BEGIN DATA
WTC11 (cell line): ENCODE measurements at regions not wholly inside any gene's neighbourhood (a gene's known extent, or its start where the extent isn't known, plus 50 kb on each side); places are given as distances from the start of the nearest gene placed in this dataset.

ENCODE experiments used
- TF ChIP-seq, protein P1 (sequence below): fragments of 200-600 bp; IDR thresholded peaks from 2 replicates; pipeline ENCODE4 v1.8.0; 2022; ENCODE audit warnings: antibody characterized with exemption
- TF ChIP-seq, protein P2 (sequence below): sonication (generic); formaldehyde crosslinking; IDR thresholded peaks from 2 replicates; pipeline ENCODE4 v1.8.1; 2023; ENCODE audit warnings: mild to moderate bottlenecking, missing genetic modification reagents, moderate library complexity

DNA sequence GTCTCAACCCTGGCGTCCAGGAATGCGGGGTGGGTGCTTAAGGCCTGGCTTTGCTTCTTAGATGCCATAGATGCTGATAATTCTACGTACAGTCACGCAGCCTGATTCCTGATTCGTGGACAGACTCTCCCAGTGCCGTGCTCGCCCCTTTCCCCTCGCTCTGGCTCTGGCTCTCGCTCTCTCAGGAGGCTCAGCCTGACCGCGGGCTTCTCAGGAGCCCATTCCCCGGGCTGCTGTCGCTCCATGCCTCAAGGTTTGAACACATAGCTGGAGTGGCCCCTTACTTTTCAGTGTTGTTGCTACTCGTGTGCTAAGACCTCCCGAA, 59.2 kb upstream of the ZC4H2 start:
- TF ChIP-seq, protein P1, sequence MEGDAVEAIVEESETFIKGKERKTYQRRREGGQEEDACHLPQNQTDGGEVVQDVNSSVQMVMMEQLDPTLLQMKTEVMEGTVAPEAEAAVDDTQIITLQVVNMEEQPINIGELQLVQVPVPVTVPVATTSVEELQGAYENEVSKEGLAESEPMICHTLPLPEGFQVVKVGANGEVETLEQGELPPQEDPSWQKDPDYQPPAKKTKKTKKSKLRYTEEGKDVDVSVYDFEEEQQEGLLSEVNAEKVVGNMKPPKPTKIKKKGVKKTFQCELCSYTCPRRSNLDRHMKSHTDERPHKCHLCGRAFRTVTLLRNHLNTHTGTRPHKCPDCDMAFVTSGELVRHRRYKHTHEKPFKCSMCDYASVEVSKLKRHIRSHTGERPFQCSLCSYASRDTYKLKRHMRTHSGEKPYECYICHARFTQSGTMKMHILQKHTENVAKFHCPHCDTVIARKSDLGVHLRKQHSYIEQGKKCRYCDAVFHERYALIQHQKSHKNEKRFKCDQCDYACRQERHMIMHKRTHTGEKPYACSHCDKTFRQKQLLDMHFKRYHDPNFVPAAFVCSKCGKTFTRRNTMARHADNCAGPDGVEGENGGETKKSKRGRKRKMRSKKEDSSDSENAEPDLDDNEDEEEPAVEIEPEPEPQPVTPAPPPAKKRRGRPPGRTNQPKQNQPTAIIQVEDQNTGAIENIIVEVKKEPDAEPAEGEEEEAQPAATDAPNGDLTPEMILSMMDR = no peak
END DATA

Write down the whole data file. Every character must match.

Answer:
WTC11 (cell line): ENCODE measurements at regions not wholly inside any gene's neighbourhood (a gene's known extent, or its start where the extent isn't known, plus 50 kb on each side); places are given as distances from the start of the nearest gene placed in this dataset.

ENCODE experiments used
- TF ChIP-seq, protein P1 (sequence below): fragments of 200-600 bp; IDR thresholded peaks from 2 replicates; pipeline ENCODE4 v1.8.0; 2022; ENCODE audit warnings: antibody characterized with exemption
- TF ChIP-seq, protein P2 (sequence below): sonication (generic); formaldehyde crosslinking; IDR thresholded peaks from 2 replicates; pipeline ENCODE4 v1.8.1; 2023; ENCODE audit warnings: mild to moderate bottlenecking, missing genetic modification reagents, moderate library complexity

DNA sequence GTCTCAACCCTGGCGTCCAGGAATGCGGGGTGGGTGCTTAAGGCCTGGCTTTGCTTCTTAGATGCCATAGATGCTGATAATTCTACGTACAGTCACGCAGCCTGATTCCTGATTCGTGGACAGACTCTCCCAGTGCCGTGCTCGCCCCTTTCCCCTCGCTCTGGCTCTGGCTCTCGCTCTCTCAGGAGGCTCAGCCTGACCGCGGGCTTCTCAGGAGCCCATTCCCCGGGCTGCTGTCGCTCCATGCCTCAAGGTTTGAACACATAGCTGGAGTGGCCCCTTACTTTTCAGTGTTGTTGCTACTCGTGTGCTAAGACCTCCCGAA, 59.2 kb upstream of the ZC4H2 start:
- TF ChIP-seq, protein P1, sequence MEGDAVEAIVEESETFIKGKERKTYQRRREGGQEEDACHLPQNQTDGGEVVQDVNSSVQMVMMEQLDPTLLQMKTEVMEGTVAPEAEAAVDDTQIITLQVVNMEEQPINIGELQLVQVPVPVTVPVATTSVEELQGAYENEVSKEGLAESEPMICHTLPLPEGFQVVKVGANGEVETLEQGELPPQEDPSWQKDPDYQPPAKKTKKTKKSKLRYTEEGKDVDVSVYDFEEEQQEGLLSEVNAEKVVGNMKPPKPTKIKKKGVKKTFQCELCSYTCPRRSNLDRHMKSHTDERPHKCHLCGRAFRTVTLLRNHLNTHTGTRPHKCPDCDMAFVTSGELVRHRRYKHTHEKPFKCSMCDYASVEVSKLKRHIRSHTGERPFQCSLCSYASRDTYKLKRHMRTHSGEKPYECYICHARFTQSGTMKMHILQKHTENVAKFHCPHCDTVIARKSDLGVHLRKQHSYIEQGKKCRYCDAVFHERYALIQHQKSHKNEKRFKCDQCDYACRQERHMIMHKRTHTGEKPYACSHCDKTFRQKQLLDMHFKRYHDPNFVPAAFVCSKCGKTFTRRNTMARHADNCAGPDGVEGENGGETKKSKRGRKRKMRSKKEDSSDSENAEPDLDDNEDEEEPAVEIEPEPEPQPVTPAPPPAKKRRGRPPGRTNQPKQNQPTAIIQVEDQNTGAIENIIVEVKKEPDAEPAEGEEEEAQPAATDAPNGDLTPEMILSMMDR = no peak